When faced with acute pain, I can usually cope with that pain by taking comfort in knowing that it will be temporary. Being diagnosed with chronic pain felt like an immense defeat. The only way I had been getting through my pain until this point was by thinking it would soon go away. Suddenly, this comfort was ripped out from beneath me, and I had nothing left to stand on.
Finding a new way to cope with my pain was not a smooth transition for me. I had spent my whole life learning that pain was bad, and it meant something was wrong. I did not know how to ignore my instinct to keep trying to find a reason, and a way to make it all go away. So instead, I held onto the idea that once I found the “real” cause of my pain, I would recover. As a result, I had no patience for anyone who tried to convince me otherwise.
I resisted acceptance for a long time. I think mainly because I thought that accepting my diagnosis meant giving up all hope of things getting better. I was terrified of what my diagnosis could mean for my life, and I did not feel like anyone empathized with that. I was also in denial of the lack of options and support being offered to me. I was not prepared to accept that there was not a quick solution, nor could they promise me any relief, and that most of the treatment options required daily effort on my behalf. As I look back, I can see that no matter what anyone told me, I couldn’t accept the chronicity of my pain until I truly believed that there was no other explanation. Unfortunately, I had to learn the hard way that fighting with my reality only blocked me from healing. That being said, I do not blame myself for holding on so tightly to my pain-free life, because at that time I really could not imagine myself ever being happy again if I still had pain.
It took time, but eventually I was able to accept what I was being told. To me, acceptance is freeing myself from trying to resist things I cannot change.
It does not mean not doing anything about it. Instead, it means focusing on the things I CAN do, and the step right in front of me. It means setting realistic expectations, doing what I can to get through each moment of pain, doing what I can to live the life I want to, and when pain does slow me down, finding a way to accept that.
I had to stop just waiting to get better, because this was not going to happen overnight, or possibly ever. I had to make my peace with this uncertainty. I had to accept that my pain was not going anywhere – at least for now. I did not have to give up all hope of my pain ever getting better or going away, but I did have to let go of my hope for a magic cure or a quick fix. The idea of my pain being completely gone, could not be my main coping thought anymore. Instead I had to find hope that I will still be able to do the things I want to with my life, and that if I keep trying, things will get better. I had to accept that if I wanted to get better, I was going to have to work for it – no one else could do it for me. I also had to accept that sometimes my efforts to get better may not be successful, or may take a long time to make a difference. Most importantly, I had to adopt what I’ll call an “acceptance mindset”, meaning each time my pain causes me disappointment, each time it steals pleasure from me, each time it gets in the way of my plans, I have to find a way to be okay with that. It is not easy, but it is necessary.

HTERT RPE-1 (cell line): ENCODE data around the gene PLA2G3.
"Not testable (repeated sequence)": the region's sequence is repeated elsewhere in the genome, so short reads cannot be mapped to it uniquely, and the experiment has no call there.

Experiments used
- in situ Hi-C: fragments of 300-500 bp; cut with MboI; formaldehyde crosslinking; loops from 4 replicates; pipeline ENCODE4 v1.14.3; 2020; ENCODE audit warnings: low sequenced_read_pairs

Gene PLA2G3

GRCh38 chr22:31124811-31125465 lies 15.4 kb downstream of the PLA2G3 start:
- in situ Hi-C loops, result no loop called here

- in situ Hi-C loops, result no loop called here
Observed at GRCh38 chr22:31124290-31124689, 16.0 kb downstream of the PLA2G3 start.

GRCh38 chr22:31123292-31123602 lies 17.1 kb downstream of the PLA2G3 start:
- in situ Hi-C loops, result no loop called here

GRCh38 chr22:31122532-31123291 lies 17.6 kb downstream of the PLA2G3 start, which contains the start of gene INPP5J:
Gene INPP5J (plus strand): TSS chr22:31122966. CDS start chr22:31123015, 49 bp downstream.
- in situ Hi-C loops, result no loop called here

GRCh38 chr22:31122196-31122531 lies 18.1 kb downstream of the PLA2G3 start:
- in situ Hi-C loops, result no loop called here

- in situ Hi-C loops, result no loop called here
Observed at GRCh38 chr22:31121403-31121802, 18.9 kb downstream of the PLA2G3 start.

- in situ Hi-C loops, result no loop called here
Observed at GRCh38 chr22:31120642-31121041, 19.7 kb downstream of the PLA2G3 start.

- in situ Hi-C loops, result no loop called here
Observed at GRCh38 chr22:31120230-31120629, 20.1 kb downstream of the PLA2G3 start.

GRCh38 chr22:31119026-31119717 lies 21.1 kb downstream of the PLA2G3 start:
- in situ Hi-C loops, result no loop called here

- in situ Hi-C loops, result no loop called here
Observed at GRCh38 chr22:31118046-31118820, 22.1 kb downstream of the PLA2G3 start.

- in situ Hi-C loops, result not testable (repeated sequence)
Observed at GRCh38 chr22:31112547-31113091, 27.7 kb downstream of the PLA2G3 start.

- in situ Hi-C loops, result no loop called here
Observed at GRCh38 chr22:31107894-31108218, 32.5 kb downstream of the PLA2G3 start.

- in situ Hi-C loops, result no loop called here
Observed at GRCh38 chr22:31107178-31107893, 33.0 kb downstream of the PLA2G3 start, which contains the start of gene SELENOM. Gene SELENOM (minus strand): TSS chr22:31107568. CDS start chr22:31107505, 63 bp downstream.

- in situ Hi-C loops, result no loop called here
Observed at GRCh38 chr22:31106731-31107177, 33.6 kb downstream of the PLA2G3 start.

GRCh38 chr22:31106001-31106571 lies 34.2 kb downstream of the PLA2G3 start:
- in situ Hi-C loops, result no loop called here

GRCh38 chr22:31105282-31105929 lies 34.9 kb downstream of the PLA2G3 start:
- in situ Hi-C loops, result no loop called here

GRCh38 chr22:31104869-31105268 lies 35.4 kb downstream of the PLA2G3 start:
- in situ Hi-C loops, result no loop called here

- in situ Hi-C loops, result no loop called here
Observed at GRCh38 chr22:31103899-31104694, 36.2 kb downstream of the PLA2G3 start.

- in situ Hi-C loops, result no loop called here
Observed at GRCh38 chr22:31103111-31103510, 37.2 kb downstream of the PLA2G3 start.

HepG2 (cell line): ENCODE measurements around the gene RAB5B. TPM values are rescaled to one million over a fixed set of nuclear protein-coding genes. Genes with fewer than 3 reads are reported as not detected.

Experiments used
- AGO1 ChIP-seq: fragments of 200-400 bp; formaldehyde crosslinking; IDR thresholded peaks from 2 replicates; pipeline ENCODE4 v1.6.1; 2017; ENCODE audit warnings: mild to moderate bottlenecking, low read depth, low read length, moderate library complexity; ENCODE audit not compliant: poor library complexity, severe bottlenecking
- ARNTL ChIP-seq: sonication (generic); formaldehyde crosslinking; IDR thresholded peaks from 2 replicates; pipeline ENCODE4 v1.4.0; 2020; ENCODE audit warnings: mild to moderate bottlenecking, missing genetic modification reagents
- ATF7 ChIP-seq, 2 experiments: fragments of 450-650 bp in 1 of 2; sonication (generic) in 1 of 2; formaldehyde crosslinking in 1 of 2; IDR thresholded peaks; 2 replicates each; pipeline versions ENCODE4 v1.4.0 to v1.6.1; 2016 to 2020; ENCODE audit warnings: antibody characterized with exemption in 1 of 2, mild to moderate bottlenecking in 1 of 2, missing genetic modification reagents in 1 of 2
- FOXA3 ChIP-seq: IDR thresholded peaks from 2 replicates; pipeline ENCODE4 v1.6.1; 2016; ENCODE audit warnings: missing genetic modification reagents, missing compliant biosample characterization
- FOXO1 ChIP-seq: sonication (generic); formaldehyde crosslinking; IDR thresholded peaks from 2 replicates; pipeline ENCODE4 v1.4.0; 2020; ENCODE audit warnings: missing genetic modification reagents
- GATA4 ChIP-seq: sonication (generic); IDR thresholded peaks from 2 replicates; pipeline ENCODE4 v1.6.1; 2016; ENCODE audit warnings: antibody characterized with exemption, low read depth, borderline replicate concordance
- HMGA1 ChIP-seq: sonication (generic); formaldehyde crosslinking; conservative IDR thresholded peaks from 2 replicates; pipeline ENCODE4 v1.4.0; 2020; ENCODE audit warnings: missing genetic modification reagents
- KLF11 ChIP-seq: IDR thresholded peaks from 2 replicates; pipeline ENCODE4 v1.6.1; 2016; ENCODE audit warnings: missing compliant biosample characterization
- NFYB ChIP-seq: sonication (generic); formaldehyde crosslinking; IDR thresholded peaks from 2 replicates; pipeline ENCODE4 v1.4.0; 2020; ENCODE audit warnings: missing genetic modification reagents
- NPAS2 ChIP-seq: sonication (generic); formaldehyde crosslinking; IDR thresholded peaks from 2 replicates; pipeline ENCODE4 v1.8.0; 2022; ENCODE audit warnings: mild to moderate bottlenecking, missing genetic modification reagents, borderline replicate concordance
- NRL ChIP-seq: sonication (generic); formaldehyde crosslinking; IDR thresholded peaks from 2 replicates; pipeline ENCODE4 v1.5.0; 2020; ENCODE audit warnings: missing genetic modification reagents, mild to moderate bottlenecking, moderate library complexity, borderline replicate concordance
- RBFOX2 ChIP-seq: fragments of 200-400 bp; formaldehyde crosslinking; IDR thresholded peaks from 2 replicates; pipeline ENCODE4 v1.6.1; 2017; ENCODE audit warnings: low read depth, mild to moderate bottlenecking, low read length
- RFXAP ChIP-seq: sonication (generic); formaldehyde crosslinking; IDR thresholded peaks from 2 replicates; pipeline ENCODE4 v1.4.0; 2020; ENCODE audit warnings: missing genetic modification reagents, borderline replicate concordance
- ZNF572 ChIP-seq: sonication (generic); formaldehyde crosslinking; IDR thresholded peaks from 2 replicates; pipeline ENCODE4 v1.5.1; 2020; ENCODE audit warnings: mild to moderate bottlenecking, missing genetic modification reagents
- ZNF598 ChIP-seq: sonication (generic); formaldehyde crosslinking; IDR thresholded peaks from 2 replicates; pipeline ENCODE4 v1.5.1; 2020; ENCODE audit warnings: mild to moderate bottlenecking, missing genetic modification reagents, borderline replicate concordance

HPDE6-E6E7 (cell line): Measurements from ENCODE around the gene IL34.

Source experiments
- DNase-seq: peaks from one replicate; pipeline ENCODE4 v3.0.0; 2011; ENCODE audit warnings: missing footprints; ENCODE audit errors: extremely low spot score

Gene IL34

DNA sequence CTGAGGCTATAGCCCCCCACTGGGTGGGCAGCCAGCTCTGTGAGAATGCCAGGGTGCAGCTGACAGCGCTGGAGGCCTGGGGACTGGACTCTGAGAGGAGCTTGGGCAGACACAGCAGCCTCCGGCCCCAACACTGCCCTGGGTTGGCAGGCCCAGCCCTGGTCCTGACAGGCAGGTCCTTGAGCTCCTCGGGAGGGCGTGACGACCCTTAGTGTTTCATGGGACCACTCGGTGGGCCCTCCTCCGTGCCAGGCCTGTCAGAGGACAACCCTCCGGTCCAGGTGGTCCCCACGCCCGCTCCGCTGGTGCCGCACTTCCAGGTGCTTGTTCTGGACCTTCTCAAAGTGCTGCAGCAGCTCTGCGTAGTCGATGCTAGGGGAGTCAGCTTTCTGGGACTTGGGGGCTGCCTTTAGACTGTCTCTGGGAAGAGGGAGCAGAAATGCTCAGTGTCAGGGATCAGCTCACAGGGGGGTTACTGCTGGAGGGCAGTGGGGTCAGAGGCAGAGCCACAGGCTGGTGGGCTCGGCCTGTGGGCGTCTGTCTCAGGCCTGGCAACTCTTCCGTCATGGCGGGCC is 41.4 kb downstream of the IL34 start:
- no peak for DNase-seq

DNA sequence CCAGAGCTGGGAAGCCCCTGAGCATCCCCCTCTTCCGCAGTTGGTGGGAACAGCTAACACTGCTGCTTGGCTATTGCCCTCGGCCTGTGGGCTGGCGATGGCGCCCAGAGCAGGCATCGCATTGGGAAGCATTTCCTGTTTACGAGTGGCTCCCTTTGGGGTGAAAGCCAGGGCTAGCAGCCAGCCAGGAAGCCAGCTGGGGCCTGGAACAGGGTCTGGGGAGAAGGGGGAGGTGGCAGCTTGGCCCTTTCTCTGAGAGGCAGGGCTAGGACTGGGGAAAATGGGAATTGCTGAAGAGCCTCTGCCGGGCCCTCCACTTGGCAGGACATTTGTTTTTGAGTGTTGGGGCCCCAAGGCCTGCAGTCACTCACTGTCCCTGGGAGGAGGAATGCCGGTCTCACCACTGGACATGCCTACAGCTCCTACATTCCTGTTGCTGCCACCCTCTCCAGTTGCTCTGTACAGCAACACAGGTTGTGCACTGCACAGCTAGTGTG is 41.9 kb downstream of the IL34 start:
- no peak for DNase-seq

Being in pain used to constantly trigger unhappy emotions. Now, I can often simply notice my pain, feel frustrated about it, but then let that frustration go and continue to focus on the task at hand. Sometimes I can even let it pass by, without getting consumed by emotion at all. There are still days where it all just gets to me, or the days my pain cannot be ignored, but generally speaking, being in pain affects me less than it once did. It is encouraging and comforting to look back and see the progress I have made.
It has not been quick, or linear. I had setbacks and breakthroughs. Sometimes I even stood still. I took each step as I became ready. First I had to come to the realization that my pain was in fact chronic, and that there was simply not a clear answer as to why this was happening to me or what to do next. Then, I had to mourn, grieve, and acknowledge my suffering. Then, through my experience and trial and error, I began to build my own personal “Chronic Pain Toolkit” (more to come in the next post!), and I proved to myself that I was going to be okay. Over time, I have found myself being more and more accepting of my life, even though pain is part of it. These steps have happened slowly, and I usually only notice my progress in retrospect. Sometimes I have to revisit a step as a new challenge or difficult feeling arises. But I know now that I am capable of handling it, and this gives me strength.
I am looking forward to your comments, further ideas and suggestions: the survey will take less than 3 minutes.